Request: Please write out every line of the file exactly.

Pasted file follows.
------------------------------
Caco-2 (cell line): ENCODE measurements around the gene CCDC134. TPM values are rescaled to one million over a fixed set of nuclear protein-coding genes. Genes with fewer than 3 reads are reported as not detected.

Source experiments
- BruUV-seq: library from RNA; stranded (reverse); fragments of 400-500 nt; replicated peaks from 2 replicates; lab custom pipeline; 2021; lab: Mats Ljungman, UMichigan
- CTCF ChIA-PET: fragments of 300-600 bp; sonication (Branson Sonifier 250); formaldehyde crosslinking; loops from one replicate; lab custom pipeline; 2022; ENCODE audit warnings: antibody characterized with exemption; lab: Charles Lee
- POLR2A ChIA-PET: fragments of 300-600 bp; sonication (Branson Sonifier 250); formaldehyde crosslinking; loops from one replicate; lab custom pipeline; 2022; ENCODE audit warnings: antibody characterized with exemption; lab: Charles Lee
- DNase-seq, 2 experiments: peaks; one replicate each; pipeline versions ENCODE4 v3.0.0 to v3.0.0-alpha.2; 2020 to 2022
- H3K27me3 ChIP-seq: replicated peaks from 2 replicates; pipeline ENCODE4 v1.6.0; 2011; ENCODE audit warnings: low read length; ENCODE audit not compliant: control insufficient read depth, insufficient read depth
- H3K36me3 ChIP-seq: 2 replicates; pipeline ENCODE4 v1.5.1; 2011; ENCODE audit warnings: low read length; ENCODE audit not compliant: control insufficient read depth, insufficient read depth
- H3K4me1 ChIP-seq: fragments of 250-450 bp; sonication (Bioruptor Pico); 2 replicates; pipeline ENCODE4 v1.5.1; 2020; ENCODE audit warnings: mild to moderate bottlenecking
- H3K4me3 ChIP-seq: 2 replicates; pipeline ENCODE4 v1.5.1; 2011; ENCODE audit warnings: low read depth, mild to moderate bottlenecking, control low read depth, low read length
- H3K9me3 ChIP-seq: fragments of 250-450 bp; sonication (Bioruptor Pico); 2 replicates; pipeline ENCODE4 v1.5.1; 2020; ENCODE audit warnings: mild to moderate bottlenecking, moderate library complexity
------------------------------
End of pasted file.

Caco-2 (cell line): ENCODE measurements around the gene CCDC134. TPM values are rescaled to one million over a fixed set of nuclear protein-coding genes. Genes with fewer than 3 reads are reported as not detected.

Source experiments
- BruUV-seq: library from RNA; stranded (reverse); fragments of 400-500 nt; replicated peaks from 2 replicates; lab custom pipeline; 2021; lab: Mats Ljungman, UMichigan
- CTCF ChIA-PET: fragments of 300-600 bp; sonication (Branson Sonifier 250); formaldehyde crosslinking; loops from one replicate; lab custom pipeline; 2022; ENCODE audit warnings: antibody characterized with exemption; lab: Charles Lee
- POLR2A ChIA-PET: fragments of 300-600 bp; sonication (Branson Sonifier 250); formaldehyde crosslinking; loops from one replicate; lab custom pipeline; 2022; ENCODE audit warnings: antibody characterized with exemption; lab: Charles Lee
- DNase-seq, 2 experiments: peaks; one replicate each; pipeline versions ENCODE4 v3.0.0 to v3.0.0-alpha.2; 2020 to 2022
- H3K27me3 ChIP-seq: replicated peaks from 2 replicates; pipeline ENCODE4 v1.6.0; 2011; ENCODE audit warnings: low read length; ENCODE audit not compliant: control insufficient read depth, insufficient read depth
- H3K36me3 ChIP-seq: 2 replicates; pipeline ENCODE4 v1.5.1; 2011; ENCODE audit warnings: low read length; ENCODE audit not compliant: control insufficient read depth, insufficient read depth
- H3K4me1 ChIP-seq: fragments of 250-450 bp; sonication (Bioruptor Pico); 2 replicates; pipeline ENCODE4 v1.5.1; 2020; ENCODE audit warnings: mild to moderate bottlenecking
- H3K4me3 ChIP-seq: 2 replicates; pipeline ENCODE4 v1.5.1; 2011; ENCODE audit warnings: low read depth, mild to moderate bottlenecking, control low read depth, low read length
- H3K9me3 ChIP-seq: fragments of 250-450 bp; sonication (Bioruptor Pico); 2 replicates; pipeline ENCODE4 v1.5.1; 2020; ENCODE audit warnings: mild to moderate bottlenecking, moderate library complexity